Saturday, November 30, 2013

And More: Deals and Sales - Black Friday Weekend 2013 Deals Are On Now

I don't usually talk about current sales/promotions on this site [or haven't so far], but after seeing all of the sales on out there, I had to make a quick post just to say that there are some great deals on now! 

Even if you don't live in the United States (for instance, I'm in Canada [eh]) you can still take advantage of them, as most electronics and entertainment companies are on the Black Friday/Cyber Monday weekend bandwagon, with tons of purchases available online - and it's all "nuthin' but good" for gamers... Steam, Origin, Gamefly and other digital gaming distribution platforms are all chock full of great sales, as is Amazon, TigerDirect, MemoryExpress and other local and online hardware stores, allowing you to finally get that Upgrade you've been wanting, should you decide to jump on a deal out there.

Some examples of games on sale are below; but whether you buy a few games this weekend or save your money and just play with the new influx of players in your own favourite online game - I hope you enjoy your weekend and have some fun:

An example of the Black Friday Weekend Sales for 2013 on Steam

A small example of the Black Friday Weekend Sales for 2013 on Origin

An example of the Black Friday Weekend Sales for 2013 on Gamefly

See You In The Games!

Monday, November 11, 2013

Gone Home - First Impressions/Mini-Review (Text-Only Version)

When beginning to play Gone Home, one of the first games that came to mind was "The Uninvited", a point-and-click adventure game from the 90's, where you did not have to have fast 'twitch skills' to kill oncoming enemies or opposing players, but you had to be able to learn; searching, exploring a house and collecting and organizing information, all the time exposing more and more of the storyline (that you did not know fully at the outset) and that's what this game is [including being scary!].

Gone Home is an interactive story game, based mainly on exploration, played in the first-person [you 'look out through your character's eyes' as you move around] so, while it is not a 'point-and-click' adventure game, like Myst/Riven, any of the Quest series' (King's Quest, Police Quest, Space Quest, etc),  Day of the Tentacle and similar games, it definitely evokes ideas of exploring and analysis of the environment, as part of developing the story, as these types of games did.

Without giving away exactly what the storyline is, I will say the game craftily led me to believe many things that it wasn't (or did not not turn out to be). I thought, with the dark and scary, empty house (complete with rainstorm happening outside and the scary noises that go with it), it was certain to be a story lined with death or gore, but this game is not rated Mature and it is not "18+" rated either [although the main plot line is more for Teens than it is for Children, but then who is letting their child play 'explore the dark and scary house' games anyway?]. There were many elements, items and scripted moments, that lead you towards inferring things that the game is not - and while that is arguably a lower-brow tactic - it still does not take away from the overall feel of the game. Indeed, the overall enjoyment of the game itself is not affected by these little 'tricks', even if it does turn out to be somewhat self-defeating and make the ending seem somewhat anti-climactic as a result. While still fun in spite of all of this, this game is a prime example of 'the journey is more important than the destination/ending' - some may see this as a caveat and some will not.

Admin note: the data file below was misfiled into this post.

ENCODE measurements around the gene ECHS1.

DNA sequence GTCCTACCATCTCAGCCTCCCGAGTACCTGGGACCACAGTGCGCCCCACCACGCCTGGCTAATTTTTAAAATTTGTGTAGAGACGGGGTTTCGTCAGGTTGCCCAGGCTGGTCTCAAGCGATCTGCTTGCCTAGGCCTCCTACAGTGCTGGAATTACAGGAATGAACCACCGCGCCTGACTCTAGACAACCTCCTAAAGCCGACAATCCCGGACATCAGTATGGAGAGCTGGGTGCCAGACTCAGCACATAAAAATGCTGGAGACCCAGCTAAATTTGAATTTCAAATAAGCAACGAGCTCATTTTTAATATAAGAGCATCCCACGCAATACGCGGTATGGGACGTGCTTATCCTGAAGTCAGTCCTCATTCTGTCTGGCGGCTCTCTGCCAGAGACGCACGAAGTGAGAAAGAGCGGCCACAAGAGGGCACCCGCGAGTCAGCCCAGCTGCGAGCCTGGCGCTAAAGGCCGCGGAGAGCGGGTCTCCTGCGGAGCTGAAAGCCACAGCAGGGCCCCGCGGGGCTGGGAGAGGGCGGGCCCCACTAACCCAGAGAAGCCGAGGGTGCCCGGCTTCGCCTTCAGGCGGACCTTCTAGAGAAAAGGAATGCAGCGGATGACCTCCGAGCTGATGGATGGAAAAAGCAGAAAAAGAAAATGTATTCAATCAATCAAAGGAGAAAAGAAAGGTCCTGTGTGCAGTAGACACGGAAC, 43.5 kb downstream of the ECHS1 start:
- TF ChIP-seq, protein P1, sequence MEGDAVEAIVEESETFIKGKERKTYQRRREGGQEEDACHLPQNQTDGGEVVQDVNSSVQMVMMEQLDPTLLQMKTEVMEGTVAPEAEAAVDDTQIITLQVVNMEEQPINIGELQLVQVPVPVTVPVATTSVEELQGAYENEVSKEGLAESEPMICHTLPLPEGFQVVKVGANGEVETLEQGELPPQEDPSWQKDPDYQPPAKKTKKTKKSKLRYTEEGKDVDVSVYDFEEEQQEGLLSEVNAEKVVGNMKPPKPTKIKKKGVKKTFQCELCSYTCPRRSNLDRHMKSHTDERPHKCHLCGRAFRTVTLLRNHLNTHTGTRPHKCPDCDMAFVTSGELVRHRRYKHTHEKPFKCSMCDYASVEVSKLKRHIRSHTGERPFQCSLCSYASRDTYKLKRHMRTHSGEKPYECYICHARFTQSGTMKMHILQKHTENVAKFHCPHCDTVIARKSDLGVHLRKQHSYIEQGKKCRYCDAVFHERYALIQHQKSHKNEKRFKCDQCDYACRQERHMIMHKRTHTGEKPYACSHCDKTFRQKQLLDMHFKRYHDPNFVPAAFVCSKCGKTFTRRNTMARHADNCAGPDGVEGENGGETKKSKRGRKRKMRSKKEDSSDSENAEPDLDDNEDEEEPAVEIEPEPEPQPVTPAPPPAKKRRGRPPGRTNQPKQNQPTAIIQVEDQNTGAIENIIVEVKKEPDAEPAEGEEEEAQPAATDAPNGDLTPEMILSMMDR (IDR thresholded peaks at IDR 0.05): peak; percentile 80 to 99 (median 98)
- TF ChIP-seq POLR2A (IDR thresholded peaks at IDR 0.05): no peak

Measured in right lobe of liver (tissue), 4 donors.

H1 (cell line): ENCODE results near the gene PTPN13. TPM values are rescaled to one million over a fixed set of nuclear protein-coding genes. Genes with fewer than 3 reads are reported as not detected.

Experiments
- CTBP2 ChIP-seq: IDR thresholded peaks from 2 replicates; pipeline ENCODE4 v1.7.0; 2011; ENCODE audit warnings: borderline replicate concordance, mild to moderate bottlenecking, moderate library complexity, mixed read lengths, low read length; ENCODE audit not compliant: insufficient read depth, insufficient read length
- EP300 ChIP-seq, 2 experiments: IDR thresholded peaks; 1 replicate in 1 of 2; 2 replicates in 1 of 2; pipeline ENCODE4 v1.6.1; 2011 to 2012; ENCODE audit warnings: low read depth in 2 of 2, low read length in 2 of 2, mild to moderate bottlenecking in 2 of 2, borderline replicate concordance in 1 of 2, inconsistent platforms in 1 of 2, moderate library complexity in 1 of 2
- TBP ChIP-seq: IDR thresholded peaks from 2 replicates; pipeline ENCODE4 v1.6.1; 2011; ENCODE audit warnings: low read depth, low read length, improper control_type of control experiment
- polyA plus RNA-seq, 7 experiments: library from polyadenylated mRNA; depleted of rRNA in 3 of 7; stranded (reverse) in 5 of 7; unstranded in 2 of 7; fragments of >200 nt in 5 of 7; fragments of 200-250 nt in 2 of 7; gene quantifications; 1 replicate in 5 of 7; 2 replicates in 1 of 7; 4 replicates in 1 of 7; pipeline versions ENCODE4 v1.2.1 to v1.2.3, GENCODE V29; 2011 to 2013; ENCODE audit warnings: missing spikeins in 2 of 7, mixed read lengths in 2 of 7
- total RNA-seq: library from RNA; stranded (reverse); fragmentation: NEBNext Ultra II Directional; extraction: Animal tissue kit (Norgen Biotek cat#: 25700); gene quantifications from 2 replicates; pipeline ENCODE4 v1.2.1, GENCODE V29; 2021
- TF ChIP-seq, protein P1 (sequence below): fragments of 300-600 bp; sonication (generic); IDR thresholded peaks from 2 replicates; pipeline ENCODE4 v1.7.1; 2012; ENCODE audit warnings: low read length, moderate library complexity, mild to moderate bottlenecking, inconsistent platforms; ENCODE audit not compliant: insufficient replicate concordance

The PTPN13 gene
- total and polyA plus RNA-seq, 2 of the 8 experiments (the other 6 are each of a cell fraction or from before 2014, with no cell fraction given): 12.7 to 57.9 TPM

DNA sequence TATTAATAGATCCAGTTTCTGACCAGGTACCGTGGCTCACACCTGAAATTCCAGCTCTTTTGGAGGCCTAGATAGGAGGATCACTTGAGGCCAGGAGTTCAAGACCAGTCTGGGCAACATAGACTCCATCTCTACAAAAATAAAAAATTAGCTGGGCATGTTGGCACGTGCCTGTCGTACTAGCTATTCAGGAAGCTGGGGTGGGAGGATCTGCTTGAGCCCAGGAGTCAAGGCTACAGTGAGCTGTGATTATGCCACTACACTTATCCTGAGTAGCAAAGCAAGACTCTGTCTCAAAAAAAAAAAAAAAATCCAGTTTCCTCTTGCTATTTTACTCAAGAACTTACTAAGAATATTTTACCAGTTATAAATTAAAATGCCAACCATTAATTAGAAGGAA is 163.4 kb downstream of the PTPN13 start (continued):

A more obvious caveat with this game, is that it is short. Very, very short. As in, 'played-on-my-lunch-break-on-my-laptop-and-completed-it' short, if rushed through. While a review found online slated the game as "feeling like a longer demo" and while the material is simplistic and can be finished in an hour or two, I feel that this game is more like a dish at a fine restaurant: yes, you could gobble it up in minutes and leave, but what would be more enjoyable is to savour each moment, enjoy each bite and spend hours lingering and sampling, looking around and taking it all in over a longer period of time. If one's time is taken in the game, every nook-and-cranny is explored, every piece of evidence collected; much [much!] more enjoyment will be taken out of the experience than if one were just looking for how fast they can complete yet another title. I feel this game is meant to be gone through slow and enjoyed, like a good book.

Technically, the game's approach is simplistic too, with simple environments and sounds. The main sounds for the game are the storm outside, the creaking of the house (doors, drawers, etc) and the Narrator herself. There is only the one house to explore, but by the end it does not feel like it needed more (again, the simplicity of the game does not detract from the enjoyment of the game). What did impress me was the collection of textures [the materials on the shapes] that were used. The detail of the textures and clarity of them was fantastic. Wood and paper looked realistic, signs and labels could all be read easily, and the sheer variety of materials from the time period (whether photographed or created) was significant. The environment itself was meant to be a North American 1990's family house and it was represented wonderfully. If one lived in this type of setting in the 90's (and especially if you were 'coming of age'/a teenager during that time), you will be lovingly enveloped in decor, music and 'attitude' [mindset] of that decade.

While the story itself is simplistic (but meaningful) and the technical aspects are somewhat low-key, the winning element of the game is how the story is presented (the exploration). By exploring everything yourself, you are delving up the story at your own pace. As you go searching throughout the house, characters and plot lines are opened up and revealed to you. It is much like an interactive book. Given the financial and work-force constraints of the 'indie' development team (only three people at the outset, I believe), it was wise to pick a solitary character exploring an environment - and they did wonderfully with what they had on-hand. Utilizing the mindset of a teenager during that time (of calendar and of age), with creepy shadows and scripted sounds, the game engine is used well, in regards to portraying the story and setting, even if it is not exercised to it's fullest extent. Indeed, not using the game engine to inject excessive effects lends even more feeling to the reality of the environment and representation of the time period - where technology did not yet permeate every aspect of daily life.